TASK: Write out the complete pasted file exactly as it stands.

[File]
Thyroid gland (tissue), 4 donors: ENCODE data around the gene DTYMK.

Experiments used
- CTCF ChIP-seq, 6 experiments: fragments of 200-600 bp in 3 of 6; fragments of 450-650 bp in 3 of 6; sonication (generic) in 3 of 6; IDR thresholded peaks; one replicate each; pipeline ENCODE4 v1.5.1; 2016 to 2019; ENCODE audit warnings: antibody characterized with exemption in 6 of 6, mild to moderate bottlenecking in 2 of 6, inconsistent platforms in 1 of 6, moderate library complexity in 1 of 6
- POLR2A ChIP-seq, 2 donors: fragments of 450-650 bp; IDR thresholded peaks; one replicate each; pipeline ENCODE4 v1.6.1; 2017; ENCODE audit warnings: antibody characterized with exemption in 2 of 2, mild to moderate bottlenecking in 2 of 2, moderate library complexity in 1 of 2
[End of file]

Thyroid gland (tissue), 4 donors: ENCODE data around the gene DTYMK.

Experiments used
- CTCF ChIP-seq, 6 experiments: fragments of 200-600 bp in 3 of 6; fragments of 450-650 bp in 3 of 6; sonication (generic) in 3 of 6; IDR thresholded peaks; one replicate each; pipeline ENCODE4 v1.5.1; 2016 to 2019; ENCODE audit warnings: antibody characterized with exemption in 6 of 6, mild to moderate bottlenecking in 2 of 6, inconsistent platforms in 1 of 6, moderate library complexity in 1 of 6
- POLR2A ChIP-seq, 2 donors: fragments of 450-650 bp; IDR thresholded peaks; one replicate each; pipeline ENCODE4 v1.6.1; 2017; ENCODE audit warnings: antibody characterized with exemption in 2 of 2, mild to moderate bottlenecking in 2 of 2, moderate library complexity in 1 of 2